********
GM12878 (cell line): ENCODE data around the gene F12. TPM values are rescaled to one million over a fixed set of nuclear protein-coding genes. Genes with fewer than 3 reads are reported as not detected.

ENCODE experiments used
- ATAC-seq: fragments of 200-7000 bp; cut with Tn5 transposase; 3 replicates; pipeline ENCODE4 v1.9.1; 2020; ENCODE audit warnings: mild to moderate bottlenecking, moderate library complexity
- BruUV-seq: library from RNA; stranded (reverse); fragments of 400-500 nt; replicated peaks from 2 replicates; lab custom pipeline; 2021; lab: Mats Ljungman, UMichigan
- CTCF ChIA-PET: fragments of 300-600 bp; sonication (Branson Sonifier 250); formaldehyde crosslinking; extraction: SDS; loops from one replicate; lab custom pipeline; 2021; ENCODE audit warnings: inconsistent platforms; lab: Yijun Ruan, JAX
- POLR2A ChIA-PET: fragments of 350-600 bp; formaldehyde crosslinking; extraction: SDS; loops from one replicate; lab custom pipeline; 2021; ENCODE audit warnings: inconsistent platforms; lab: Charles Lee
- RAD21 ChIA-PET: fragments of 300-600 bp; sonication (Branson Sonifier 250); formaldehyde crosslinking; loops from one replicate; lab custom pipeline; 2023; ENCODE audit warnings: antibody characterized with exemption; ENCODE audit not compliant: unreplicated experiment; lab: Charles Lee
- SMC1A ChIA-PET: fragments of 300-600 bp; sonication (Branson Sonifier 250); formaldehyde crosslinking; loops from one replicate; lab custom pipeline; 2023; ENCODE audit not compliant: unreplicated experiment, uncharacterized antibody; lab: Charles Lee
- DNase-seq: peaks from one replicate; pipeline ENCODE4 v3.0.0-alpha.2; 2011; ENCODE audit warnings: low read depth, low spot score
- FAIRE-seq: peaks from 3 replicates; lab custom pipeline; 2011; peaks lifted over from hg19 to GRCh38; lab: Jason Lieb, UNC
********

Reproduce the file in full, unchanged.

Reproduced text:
GM12878 (cell line): ENCODE data around the gene F12. TPM values are rescaled to one million over a fixed set of nuclear protein-coding genes. Genes with fewer than 3 reads are reported as not detected.

ENCODE experiments used
- ATAC-seq: fragments of 200-7000 bp; cut with Tn5 transposase; 3 replicates; pipeline ENCODE4 v1.9.1; 2020; ENCODE audit warnings: mild to moderate bottlenecking, moderate library complexity
- BruUV-seq: library from RNA; stranded (reverse); fragments of 400-500 nt; replicated peaks from 2 replicates; lab custom pipeline; 2021; lab: Mats Ljungman, UMichigan
- CTCF ChIA-PET: fragments of 300-600 bp; sonication (Branson Sonifier 250); formaldehyde crosslinking; extraction: SDS; loops from one replicate; lab custom pipeline; 2021; ENCODE audit warnings: inconsistent platforms; lab: Yijun Ruan, JAX
- POLR2A ChIA-PET: fragments of 350-600 bp; formaldehyde crosslinking; extraction: SDS; loops from one replicate; lab custom pipeline; 2021; ENCODE audit warnings: inconsistent platforms; lab: Charles Lee
- RAD21 ChIA-PET: fragments of 300-600 bp; sonication (Branson Sonifier 250); formaldehyde crosslinking; loops from one replicate; lab custom pipeline; 2023; ENCODE audit warnings: antibody characterized with exemption; ENCODE audit not compliant: unreplicated experiment; lab: Charles Lee
- SMC1A ChIA-PET: fragments of 300-600 bp; sonication (Branson Sonifier 250); formaldehyde crosslinking; loops from one replicate; lab custom pipeline; 2023; ENCODE audit not compliant: unreplicated experiment, uncharacterized antibody; lab: Charles Lee
- DNase-seq: peaks from one replicate; pipeline ENCODE4 v3.0.0-alpha.2; 2011; ENCODE audit warnings: low read depth, low spot score
- FAIRE-seq: peaks from 3 replicates; lab custom pipeline; 2011; peaks lifted over from hg19 to GRCh38; lab: Jason Lieb, UNC